New Fed Chairman's Arrival Doesn't Change Growing Allure of Bonds

By Joe Bel Bruno
Associated Press
Sunday, February 12, 2006

The departure of Alan Greenspan and arrival of Ben S. Bernanke at the Federal Reserve have done nothing to deflect mutual fund investors from the big question: When will the Fed stop raising rates?

The question makes stock investors nervous, especially after last week's big drop in equities. But some bond fund investors may have their hands around a bottle of champagne.

Some analysts think both camps are wasting their time.

"Does it matter? No," said Margo L. Cook, who oversees $6 billion of assets as head of institutional fixed income for Bank of New York's BNY Asset Management. "Right now, investors should be thinking about diversified asset allocation."

Cook and other industry experts think mutual fund investors should consider bond funds as ballast for stock-heavy portfolios regardless of when the Fed ends its cycle of rate increases.

No one is suggesting that investors flee into bond funds because Wall Street, uneasy after 14 rate increases since 2004, is on the verge of a bear market. They think stocks still have plenty of momentum. What analysts recommend is that stock investors take a broader look at their portfolios because the bond market seems to be a relatively good bet right now.

Many analysts specifically point to bond funds that focus on short-to-intermediate maturities -- two to 10 years. There is history behind their advice.

In the past few decades, long-term bond funds have provided investors the highest rate of return, especially during interest rate declines. But those investments -- which in some cases mature at 30 years -- are more volatile because they are extremely sensitive to interest-rate fluctuations.

Short-term and intermediate-term bonds may be exactly what the financial planner ordered. Short-term bonds mature in less than two years, while intermediates expire in about 10 years. Historically, these funds are the ones to watch in the immediate aftermath of the Fed's decision to stop raising rates.

Between 1994 and early 1995, the Fed raised rates seven times, to 6 percent from 3 percent. Intermediate-term bonds then spiked 17.8 percent. In 1999 and 2000, the Fed sent rates up six times, to 6.5 percent from 4.75 percent -- and, once finished, intermediate-term bonds logged a 9.7 percent return, according to data provided by Morningstar.

Some analysts predict double-digit returns in the coming year for funds that track intermediate-term bonds. Already this year, investors have sent intermediate-term bonds up 1.8 percent in anticipation these investments will follow history. Intermediate-term bonds also delivered a 5.3 percent annualized return over the past five years.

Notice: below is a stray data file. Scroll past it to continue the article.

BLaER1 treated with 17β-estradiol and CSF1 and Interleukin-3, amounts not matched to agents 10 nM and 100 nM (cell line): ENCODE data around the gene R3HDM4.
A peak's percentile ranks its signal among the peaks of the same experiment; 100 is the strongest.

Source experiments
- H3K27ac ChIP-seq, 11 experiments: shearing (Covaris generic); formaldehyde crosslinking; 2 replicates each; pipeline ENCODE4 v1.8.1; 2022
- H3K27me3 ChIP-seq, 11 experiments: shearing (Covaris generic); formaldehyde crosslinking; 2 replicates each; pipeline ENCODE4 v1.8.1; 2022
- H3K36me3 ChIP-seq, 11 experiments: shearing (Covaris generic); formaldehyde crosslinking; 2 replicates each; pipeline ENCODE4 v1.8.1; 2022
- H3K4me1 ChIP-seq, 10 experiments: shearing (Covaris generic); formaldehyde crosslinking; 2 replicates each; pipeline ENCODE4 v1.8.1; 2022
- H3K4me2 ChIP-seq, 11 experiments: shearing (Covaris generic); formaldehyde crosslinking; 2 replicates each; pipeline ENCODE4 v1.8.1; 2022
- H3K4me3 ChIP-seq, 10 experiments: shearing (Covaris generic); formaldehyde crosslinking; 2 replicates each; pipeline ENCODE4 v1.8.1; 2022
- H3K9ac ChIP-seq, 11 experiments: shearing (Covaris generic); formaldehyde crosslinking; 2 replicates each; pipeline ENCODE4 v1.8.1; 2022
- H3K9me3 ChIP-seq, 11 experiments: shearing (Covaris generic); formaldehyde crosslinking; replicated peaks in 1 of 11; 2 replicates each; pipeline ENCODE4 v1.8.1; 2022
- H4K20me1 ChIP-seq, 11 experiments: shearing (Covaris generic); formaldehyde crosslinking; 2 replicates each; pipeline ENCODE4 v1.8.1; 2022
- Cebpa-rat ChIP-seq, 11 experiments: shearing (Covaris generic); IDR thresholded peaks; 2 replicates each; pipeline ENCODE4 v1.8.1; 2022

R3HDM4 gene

"I think it's reasonable to start looking at bond funds," said Todd Barre, vice president and senior investment strategist for Harris Private Bank. "If an investor is quite aggressively in equities right now, I think it is reasonable to diversify given the fact short funds give a nice yield."

Some of the strongest bond funds this year include American Funds Bond Fund of America (ABNDX), Columbia Income (LIIAX), Summit Bond Fund (SABDX) and Pimco Total Return Institutional (PTTRX) . All have returned three-year annualized returns of over 5 percent.

Andrew Clark, a senior analyst with Lipper Research, said he sees fairly substantial returns this year for intermediate-term bonds. Lipper's model bond portfolio is currently weighted 50 percent in corporate bonds -- half of that in triple-B-rated bonds and the rest in high-yield.

Among the bond funds he suggests is Alliance Bernstein Corporate Bond Fund (CBFRX) , Morgan Stanley Income Fund (IISBX), the Delaware Delchester high-yield fund (DETWX) and the Goldman Sachs High-Yield Fund (GSHAX).

"I absolutely agree to stick with intermediate-term bonds because the returns are probably fairly substantial," he said. "But a smart investor might even consider going long. That's where the most money is going to be made, and once the Fed starts slowing this will be the next place investors look to."

Clark and other analysts aren't calling for a rush into the bond market. Instead, they're urging investors to think about where the Fed will likely freeze rates at -- 4.5 percent and 5 percent seem to be the most common predictions. Then find investments that traditionally will surpass that. Intermediate-term bond funds fit that bill, they say.

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